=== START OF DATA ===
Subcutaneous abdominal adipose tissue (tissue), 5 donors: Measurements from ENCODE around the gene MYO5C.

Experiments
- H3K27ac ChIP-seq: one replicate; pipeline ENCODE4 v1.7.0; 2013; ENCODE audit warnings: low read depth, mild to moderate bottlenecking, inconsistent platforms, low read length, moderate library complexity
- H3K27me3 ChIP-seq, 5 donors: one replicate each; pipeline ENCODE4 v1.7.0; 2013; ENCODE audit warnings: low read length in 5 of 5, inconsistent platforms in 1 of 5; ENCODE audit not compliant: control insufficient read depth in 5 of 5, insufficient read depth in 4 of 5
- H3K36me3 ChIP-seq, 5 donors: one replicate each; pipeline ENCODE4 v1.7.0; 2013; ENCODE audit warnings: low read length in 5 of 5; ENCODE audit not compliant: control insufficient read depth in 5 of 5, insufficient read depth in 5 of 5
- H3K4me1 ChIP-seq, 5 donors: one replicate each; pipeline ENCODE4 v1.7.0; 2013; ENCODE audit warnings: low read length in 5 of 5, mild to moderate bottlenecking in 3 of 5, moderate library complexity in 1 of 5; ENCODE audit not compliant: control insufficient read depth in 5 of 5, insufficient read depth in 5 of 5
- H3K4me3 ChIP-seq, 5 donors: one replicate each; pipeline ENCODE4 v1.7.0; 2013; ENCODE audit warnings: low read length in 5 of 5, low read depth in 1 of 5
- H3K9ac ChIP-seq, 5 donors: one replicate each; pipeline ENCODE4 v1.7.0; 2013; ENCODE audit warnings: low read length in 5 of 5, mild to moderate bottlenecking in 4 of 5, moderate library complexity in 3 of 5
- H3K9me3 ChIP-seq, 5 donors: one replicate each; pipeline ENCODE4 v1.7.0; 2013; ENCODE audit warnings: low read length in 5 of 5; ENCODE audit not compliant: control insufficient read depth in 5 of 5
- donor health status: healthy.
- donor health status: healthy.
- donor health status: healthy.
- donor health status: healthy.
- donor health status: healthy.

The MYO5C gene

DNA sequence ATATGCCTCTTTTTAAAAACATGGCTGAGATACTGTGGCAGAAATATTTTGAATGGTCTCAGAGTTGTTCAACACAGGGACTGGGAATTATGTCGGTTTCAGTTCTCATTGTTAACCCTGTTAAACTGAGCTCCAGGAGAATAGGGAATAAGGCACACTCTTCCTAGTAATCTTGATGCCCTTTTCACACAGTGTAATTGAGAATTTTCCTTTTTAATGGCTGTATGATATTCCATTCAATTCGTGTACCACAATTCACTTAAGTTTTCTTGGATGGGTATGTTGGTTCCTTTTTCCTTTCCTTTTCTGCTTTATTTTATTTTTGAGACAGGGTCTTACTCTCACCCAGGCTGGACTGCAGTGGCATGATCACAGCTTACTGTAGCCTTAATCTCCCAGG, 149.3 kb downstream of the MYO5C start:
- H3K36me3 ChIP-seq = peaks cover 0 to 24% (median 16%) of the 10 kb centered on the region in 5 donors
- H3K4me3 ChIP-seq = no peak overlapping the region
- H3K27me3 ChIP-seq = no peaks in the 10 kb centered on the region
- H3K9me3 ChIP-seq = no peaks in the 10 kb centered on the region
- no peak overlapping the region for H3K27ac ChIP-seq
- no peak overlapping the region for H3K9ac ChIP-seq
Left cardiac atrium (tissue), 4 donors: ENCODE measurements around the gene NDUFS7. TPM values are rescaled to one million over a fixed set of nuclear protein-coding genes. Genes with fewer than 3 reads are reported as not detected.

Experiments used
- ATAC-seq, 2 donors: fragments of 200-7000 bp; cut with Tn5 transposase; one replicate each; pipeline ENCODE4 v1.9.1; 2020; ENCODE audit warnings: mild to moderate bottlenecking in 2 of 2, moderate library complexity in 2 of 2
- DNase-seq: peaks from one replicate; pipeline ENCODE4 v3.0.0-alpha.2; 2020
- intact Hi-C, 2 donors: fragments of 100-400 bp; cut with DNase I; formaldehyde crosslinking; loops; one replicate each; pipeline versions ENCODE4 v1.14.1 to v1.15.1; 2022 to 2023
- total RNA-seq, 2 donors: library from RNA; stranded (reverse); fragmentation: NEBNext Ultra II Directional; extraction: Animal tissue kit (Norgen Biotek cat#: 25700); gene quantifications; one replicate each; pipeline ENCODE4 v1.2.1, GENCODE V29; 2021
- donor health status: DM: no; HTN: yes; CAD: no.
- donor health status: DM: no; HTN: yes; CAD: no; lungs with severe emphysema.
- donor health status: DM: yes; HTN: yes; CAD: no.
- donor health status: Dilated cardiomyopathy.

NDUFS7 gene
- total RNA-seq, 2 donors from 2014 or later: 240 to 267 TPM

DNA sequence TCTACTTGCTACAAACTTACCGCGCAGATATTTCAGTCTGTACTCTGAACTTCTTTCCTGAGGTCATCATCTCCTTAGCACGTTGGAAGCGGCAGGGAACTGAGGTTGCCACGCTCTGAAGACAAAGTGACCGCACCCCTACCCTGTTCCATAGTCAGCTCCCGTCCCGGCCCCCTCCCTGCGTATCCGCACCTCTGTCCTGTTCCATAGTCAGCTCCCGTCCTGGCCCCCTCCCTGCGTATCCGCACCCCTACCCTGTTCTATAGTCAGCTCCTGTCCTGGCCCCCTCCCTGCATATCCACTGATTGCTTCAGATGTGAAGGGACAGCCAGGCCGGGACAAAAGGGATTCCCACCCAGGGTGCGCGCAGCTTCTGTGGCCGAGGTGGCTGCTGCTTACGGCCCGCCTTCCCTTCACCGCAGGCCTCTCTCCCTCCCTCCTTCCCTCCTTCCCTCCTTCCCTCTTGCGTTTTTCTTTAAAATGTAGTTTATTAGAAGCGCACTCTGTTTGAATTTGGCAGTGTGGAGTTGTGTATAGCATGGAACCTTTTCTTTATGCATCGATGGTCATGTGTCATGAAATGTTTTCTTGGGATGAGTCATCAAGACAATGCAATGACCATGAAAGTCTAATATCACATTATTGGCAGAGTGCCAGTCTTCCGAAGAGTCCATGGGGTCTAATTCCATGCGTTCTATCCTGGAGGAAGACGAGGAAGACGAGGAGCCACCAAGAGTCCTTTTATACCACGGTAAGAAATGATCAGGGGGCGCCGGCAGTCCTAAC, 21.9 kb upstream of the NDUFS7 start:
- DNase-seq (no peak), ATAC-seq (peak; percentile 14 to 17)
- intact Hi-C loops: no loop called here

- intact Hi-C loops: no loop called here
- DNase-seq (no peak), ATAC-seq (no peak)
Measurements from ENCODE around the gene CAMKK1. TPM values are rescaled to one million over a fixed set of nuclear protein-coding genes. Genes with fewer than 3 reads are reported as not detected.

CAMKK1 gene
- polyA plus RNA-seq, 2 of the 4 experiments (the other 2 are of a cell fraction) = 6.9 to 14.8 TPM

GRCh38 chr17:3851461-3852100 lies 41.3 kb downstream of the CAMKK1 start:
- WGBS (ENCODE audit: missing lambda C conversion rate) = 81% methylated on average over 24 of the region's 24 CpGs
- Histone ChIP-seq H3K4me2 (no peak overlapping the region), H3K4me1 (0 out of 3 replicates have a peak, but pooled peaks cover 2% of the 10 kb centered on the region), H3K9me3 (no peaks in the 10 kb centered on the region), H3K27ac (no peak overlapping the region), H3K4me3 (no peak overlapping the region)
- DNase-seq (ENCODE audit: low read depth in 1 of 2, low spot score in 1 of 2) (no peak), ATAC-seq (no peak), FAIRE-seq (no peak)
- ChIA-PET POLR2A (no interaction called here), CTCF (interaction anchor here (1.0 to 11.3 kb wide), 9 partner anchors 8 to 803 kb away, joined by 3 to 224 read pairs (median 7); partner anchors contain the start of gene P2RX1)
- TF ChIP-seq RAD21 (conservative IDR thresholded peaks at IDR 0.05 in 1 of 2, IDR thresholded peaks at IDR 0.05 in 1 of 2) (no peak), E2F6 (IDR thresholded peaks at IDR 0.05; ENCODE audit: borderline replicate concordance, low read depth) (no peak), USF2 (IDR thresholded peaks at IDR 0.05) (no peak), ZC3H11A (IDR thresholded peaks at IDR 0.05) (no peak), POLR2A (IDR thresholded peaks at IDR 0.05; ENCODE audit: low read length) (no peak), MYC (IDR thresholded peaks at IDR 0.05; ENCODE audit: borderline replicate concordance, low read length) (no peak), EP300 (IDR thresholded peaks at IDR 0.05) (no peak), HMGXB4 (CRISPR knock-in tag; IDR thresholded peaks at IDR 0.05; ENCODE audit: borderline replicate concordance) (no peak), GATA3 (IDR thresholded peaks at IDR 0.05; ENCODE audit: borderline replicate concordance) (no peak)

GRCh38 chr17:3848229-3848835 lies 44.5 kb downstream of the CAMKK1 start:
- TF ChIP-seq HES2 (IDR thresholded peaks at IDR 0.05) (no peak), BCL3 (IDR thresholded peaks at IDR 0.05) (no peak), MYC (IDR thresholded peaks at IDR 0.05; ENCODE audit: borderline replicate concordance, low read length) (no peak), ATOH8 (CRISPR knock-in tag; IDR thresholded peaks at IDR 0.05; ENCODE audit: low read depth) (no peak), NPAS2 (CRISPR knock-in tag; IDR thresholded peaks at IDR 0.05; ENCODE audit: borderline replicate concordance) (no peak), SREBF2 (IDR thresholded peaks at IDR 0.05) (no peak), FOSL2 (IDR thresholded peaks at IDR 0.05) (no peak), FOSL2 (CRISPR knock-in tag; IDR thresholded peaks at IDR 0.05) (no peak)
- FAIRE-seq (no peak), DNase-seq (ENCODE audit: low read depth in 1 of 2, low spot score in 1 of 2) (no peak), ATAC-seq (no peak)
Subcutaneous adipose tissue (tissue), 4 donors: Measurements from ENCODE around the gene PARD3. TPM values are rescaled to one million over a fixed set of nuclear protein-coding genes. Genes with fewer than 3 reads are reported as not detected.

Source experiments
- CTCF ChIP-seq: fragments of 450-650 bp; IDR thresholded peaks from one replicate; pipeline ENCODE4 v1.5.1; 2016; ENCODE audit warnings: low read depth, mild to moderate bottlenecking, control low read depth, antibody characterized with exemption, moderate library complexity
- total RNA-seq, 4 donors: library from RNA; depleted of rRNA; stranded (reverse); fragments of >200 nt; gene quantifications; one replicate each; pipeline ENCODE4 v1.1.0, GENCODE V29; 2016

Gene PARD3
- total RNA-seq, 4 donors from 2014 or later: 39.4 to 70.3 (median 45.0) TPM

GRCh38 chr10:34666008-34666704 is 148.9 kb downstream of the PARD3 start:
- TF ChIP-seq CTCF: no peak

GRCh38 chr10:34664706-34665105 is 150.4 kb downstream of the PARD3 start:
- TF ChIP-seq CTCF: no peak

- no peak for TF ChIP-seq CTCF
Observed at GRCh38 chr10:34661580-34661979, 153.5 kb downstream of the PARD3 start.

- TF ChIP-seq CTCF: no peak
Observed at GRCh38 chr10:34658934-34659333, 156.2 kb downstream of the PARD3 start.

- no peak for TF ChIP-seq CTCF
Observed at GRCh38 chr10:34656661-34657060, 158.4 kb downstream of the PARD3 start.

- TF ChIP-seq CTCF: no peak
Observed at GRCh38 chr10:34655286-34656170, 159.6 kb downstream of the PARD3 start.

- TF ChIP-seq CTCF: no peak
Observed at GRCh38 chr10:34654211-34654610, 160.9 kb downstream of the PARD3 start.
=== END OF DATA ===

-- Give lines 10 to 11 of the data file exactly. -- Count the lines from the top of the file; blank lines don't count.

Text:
- donor health status: healthy.
- donor health status: healthy.